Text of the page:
No. 13: 2018 Wimbledon Final: Beat Kevin Anderson 6-2, 6-2, 7-6 (3)
What He Did: Won his first major championship since surgery on his right elbow.
What He Said: “It was a long journey. I couldn’t pick a better place, to be honest, in the tennis world to peak and to make a comeback.”
No. 14: 2018 U.S. Open Final: Beat Juan Martin Del Potro 6-3, 7-6 (4), 6-3
What He Did: Pulled even with his idol, Pete Sampras, at 14 major titles.
What He Said: “Maybe 10 years ago, I would say I’m not so happy to be part of this era with Nadal and Federer. Actually, today I am. I really am. I feel like these guys … have made me the player I am.”
No. 15: 2019 Australian Open Final: Beat Nadal 6-3, 6-2, 6-3
What He Did: Thoroughly dominated Nadal, compiling 34 winners and making just nine unforced errors.
What He Said: “Under the circumstances, it was truly a perfect match.”
No. 16: 2019 Wimbledon Final: Beat Federer 7-6 (5), 1-6, 7-6 (4), 4-6, 13-12 (3)
What He Did: Saved two championship points at 8-7 in the fifth set, then won the first Wimbledon final to go to a fifth-set tiebreaker.
What He Said: “Unfortunately in these kinds of matches, one of the players has to lose. It’s quite unreal.”
No. 17: 2020 Australian Open Final: Beat Dominic Thiem 6-4, 4-6, 2-6, 6-3, 6-4
What He Did: Dizzy from dehydration, used serve-and-volley to erase a pair of break points, one in the fourth set and another in the fifth.
What He Said: “I was on the brink of losing the match.”
No. 18: 2021 Australian Open Final: Beat Daniil Medvedev 7-5, 6-2, 6-2
What He Did: Tore an abdominal muscle in the third round, dropped five sets on the way to the final — his most en route to a Slam title match — and then ended Medvedev’s 20-match winning streak.
What He Said: “Most of my attention and my energy from this day forward, until I retire from tennis, is going to be directed (at) majors, trying to win more major trophies.”
No. 19: 2021 French Open Final: Beat Stefanos Tsitsipas 6-7 (6), 2-6, 6-3, 6-2, 6-4
What He Did: Eliminated Nadal in the semifinals — becoming the only man to defeat Nadal twice at Roland Garros — then erased a two-set deficit in the final.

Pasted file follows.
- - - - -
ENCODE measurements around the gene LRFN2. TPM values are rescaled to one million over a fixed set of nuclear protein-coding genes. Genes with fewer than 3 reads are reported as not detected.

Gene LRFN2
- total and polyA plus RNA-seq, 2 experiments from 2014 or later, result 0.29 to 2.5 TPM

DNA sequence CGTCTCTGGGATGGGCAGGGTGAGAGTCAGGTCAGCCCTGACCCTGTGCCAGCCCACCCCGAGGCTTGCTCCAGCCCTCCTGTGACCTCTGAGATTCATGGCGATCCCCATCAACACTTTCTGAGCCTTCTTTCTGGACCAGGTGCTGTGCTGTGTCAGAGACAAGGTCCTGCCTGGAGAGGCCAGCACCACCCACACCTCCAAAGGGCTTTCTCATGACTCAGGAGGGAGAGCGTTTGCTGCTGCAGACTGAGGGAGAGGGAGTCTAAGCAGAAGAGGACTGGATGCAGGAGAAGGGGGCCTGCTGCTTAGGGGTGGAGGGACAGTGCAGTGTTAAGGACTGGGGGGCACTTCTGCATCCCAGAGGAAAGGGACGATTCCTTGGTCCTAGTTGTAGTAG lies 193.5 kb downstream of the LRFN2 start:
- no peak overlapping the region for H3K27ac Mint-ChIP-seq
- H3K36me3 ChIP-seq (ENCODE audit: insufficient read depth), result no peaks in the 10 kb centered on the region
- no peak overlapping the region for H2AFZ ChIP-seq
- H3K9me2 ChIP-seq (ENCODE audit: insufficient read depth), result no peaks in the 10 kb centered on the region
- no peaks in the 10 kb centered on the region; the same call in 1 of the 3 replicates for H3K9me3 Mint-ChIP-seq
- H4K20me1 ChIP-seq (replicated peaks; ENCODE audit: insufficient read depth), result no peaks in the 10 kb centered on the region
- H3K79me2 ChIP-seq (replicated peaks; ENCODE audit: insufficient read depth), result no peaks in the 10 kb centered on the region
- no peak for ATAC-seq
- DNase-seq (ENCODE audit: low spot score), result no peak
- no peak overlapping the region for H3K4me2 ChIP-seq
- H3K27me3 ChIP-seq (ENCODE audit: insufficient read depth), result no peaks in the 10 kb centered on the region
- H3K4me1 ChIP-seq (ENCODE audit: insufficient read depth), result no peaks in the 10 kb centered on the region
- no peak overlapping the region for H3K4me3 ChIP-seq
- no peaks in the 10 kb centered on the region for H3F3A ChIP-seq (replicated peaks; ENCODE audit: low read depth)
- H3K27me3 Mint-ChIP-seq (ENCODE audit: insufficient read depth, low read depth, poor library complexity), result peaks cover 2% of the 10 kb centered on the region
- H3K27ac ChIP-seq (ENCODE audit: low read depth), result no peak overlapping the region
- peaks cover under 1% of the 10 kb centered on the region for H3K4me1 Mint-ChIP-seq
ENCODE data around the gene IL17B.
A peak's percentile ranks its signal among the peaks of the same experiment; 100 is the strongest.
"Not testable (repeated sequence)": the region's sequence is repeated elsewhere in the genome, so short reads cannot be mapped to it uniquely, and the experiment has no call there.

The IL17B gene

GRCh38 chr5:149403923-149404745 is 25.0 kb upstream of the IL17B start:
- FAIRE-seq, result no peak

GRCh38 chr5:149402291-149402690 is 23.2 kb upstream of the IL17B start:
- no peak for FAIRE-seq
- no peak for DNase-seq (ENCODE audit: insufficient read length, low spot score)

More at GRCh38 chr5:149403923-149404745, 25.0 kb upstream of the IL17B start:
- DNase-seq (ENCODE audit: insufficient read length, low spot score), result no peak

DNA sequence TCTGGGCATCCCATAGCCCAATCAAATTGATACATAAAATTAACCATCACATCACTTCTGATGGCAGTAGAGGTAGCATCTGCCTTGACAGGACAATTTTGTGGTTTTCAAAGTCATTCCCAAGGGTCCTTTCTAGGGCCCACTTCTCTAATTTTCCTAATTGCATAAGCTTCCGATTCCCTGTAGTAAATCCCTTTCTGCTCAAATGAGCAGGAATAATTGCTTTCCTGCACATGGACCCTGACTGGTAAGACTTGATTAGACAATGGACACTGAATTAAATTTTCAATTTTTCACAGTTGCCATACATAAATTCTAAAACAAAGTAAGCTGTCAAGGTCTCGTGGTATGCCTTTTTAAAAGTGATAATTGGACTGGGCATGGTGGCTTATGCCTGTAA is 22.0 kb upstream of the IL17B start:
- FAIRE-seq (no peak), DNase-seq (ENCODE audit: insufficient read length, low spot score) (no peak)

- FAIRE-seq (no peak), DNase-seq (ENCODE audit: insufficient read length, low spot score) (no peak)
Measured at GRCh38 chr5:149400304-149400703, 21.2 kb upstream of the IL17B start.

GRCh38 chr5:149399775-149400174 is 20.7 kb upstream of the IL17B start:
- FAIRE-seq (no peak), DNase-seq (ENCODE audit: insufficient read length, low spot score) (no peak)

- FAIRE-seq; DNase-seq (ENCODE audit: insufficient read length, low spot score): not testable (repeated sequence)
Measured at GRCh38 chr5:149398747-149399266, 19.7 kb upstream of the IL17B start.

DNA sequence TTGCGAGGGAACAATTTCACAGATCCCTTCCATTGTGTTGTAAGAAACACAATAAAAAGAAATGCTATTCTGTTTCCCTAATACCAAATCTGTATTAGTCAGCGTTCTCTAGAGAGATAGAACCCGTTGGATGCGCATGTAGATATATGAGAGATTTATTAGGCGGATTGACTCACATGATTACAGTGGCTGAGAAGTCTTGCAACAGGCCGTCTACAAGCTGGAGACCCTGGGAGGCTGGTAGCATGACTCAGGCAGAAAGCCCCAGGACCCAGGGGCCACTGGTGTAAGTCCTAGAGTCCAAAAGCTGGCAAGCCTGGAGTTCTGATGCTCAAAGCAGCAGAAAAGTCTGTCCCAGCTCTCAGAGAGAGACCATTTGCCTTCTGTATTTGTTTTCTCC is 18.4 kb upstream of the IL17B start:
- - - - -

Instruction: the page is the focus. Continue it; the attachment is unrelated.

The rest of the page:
What He Said: “I’ve achieved some things that a lot of people thought it would be not possible for me to achieve.”
No. 20: 2021 Wimbledon Final: Beat Matteo Berrettini 6-7 (4), 6-4, 6-4, 6-3
What He Did: Pulled even with Federer and Nadal with 20 major titles.
What He Said: “I consider myself best, and I believe that I am the best, otherwise I wouldn’t be talking confidently about winning Slams and making history. But whether I’m the greatest of all time or not, I leave that debate to other people.”
No. 21: 2022 Wimbledon Final: Beat Nick Kyrgios 4-6, 6-3, 6-4, 7-6 (3)
What He Did: Over the last two sets, accumulated 31 winners, made only eight unforced errors and faced zero break points.
What He Said: “The more you win, it’s logical the more confident, the more comfortable you feel out there every next time you step out on the court.”
No. 22: 2023 Australian Open Final: Beat Tsitsipas 6-3, 7-6 (4), 7-6 (5)
What He Did: A year after being deported from Australia because he was not vaccinated against COVID-19, Djokovic overcame a bad hamstring and off-court hubbub involving his father.
What He Said: “This probably is the, I would say, biggest victory of my life.”
No. 23: 2023 French Open Final: Beat Casper Ruud 7-6 (1), 6-3, 7-5
What He Did: Djokovic broke his tie with Nadal at 22 majors and became the first man to have won at least three titles at each Slam event.
What He Said: “It’s not a coincidence that I won the 23rd Grand Slam here in Paris, because this tournament was the hardest one for me to win every day of my career.”
No. 24: 2023 U.S. Open Final: Beat Daniil Medvedev 6-3, 7-6 (5), 6-3
What He Did: At age 36, Djokovic became the oldest man to win the U.S. Open. He dropped only two sets in the tournament — both when falling behind Laslo Djere by two sets to none before coming back to win in the third round.
What He Said: “I never imagined that I would be here standing with you, talking about 24 Slams. I never thought that that would be the reality.”